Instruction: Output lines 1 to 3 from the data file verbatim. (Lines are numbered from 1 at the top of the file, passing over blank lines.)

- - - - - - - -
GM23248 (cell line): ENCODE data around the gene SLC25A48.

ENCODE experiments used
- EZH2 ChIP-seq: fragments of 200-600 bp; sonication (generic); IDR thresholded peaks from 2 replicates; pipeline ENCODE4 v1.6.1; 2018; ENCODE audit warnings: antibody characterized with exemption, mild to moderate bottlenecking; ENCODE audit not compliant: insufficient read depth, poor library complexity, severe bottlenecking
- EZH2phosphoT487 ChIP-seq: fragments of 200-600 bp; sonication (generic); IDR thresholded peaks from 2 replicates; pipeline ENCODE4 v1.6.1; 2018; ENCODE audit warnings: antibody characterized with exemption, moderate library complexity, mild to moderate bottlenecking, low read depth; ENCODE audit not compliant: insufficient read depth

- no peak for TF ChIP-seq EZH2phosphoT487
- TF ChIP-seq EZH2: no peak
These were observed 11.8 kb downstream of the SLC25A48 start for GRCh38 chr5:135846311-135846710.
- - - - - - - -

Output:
GM23248 (cell line): ENCODE data around the gene SLC25A48.

ENCODE experiments used
- EZH2 ChIP-seq: fragments of 200-600 bp; sonication (generic); IDR thresholded peaks from 2 replicates; pipeline ENCODE4 v1.6.1; 2018; ENCODE audit warnings: antibody characterized with exemption, mild to moderate bottlenecking; ENCODE audit not compliant: insufficient read depth, poor library complexity, severe bottlenecking